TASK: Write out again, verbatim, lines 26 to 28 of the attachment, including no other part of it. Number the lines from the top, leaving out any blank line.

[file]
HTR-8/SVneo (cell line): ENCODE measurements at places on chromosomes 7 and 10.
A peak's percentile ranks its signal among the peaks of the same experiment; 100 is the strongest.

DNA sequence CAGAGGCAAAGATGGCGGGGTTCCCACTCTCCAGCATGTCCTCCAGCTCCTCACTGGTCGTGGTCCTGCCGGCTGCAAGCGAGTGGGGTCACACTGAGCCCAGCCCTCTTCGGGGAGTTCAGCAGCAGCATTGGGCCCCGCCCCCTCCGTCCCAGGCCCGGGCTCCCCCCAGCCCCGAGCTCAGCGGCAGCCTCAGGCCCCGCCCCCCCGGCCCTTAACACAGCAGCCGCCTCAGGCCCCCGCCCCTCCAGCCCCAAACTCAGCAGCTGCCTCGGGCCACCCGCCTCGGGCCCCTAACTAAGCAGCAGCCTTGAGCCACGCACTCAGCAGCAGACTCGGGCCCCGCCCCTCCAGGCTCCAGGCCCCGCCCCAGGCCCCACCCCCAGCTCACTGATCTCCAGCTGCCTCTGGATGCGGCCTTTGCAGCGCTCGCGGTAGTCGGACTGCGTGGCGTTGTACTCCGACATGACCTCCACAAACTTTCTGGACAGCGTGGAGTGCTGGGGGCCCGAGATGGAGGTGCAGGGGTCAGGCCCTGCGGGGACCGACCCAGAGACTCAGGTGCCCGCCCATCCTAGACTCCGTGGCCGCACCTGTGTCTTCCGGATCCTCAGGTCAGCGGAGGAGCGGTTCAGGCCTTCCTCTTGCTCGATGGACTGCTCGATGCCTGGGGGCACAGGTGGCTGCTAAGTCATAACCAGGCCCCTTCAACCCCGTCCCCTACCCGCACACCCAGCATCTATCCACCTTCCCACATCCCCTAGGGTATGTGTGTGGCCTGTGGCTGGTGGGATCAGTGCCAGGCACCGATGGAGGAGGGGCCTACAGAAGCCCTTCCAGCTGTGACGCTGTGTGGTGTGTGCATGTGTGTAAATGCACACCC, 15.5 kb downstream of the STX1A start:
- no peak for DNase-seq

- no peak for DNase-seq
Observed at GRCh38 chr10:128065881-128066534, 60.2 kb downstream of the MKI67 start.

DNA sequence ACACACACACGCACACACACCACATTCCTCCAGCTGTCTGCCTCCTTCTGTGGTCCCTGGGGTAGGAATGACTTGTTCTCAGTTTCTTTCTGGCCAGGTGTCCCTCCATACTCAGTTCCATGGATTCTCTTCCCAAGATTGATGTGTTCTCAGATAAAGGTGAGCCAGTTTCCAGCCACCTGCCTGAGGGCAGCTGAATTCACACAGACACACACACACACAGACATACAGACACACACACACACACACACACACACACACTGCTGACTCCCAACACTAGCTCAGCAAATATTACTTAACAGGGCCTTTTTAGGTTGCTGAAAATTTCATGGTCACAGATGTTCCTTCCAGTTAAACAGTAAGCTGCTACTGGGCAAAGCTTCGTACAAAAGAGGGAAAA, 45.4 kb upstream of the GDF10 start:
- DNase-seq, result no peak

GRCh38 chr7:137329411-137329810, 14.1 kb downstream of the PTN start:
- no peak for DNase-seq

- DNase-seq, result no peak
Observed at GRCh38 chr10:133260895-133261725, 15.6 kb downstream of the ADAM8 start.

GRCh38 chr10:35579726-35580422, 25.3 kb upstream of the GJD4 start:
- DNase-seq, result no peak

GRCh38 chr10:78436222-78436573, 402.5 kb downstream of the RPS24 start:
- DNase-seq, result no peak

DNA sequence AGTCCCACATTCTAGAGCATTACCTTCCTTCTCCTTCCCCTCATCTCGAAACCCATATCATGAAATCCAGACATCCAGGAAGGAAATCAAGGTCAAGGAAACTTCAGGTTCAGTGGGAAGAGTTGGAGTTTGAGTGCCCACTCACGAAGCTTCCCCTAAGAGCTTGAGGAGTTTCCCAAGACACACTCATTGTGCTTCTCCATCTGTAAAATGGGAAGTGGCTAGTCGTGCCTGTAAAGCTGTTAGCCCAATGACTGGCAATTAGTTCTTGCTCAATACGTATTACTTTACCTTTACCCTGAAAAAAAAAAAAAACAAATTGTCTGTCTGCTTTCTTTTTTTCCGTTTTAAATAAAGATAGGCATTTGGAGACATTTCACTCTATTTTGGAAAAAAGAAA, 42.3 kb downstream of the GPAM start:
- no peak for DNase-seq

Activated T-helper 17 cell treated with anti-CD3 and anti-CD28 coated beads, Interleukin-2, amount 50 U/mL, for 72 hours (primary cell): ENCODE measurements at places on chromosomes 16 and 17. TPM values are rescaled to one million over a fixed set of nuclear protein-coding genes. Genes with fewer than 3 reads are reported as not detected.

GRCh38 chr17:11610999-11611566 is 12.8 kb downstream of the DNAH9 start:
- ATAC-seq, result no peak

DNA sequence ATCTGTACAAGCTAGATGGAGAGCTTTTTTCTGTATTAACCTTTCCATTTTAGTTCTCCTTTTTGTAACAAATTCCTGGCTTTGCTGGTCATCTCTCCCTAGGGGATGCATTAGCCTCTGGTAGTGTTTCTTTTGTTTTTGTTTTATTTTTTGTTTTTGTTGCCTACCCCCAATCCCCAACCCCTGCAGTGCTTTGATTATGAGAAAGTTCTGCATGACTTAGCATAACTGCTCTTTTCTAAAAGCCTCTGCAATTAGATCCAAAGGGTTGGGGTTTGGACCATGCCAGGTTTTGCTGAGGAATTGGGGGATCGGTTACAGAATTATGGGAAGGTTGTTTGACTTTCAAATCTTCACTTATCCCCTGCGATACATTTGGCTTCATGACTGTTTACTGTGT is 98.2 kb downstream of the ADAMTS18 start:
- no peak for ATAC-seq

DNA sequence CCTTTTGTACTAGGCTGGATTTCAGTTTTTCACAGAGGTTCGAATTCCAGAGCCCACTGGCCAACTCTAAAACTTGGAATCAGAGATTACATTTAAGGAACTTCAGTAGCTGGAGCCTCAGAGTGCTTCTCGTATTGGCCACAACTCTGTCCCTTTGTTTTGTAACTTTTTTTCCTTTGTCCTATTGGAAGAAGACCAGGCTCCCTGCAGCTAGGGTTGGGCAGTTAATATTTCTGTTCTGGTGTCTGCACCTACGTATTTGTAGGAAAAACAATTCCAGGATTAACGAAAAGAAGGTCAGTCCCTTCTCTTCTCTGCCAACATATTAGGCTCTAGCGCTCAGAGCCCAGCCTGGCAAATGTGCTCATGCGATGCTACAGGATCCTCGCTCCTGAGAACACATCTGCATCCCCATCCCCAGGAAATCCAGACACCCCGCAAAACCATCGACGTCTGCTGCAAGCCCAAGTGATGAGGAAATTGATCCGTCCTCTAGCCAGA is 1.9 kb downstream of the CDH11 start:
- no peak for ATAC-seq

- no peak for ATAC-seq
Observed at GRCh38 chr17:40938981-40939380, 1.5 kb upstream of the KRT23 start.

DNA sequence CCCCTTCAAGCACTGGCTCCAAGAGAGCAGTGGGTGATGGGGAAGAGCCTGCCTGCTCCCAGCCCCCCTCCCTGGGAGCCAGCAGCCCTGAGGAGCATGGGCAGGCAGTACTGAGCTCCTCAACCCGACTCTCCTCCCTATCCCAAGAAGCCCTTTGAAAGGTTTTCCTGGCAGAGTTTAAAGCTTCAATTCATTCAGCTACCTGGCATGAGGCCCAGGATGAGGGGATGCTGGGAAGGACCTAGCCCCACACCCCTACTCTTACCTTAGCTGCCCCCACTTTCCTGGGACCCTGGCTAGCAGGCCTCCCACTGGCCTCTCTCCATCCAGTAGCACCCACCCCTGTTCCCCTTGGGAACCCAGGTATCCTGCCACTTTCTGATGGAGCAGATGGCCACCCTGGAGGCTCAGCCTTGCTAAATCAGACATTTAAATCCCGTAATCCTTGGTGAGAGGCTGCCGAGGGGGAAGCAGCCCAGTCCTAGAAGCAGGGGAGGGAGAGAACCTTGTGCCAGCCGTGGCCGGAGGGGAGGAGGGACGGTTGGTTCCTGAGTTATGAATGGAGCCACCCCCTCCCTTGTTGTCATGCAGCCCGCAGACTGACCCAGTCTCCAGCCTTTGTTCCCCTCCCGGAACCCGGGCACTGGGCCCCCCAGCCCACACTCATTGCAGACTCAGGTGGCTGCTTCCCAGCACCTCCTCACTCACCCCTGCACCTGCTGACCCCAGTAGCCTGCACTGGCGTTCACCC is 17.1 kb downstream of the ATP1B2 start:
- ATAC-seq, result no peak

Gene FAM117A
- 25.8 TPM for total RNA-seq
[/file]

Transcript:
- no peak for ATAC-seq
Observed at GRCh38 chr17:40938981-40939380, 1.5 kb upstream of the KRT23 start.

DNA sequence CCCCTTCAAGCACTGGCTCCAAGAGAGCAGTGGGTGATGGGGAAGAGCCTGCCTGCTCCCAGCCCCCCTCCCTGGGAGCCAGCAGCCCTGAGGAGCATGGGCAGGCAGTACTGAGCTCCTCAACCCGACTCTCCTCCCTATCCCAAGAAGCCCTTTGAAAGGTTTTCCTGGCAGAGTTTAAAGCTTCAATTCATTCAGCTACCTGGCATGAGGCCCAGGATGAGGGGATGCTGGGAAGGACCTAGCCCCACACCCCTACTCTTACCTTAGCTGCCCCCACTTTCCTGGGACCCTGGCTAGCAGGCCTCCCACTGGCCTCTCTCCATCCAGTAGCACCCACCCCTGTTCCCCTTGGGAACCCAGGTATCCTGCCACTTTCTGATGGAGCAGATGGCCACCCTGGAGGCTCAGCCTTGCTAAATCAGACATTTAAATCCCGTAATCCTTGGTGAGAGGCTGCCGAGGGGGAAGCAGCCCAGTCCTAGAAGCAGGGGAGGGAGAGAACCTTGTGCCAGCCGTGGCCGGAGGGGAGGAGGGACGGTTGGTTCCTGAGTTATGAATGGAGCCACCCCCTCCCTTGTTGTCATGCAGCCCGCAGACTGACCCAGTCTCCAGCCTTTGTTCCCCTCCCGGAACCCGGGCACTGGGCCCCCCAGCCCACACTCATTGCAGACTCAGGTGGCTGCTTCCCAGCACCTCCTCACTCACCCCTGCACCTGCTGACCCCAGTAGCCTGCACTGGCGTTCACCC is 17.1 kb downstream of the ATP1B2 start: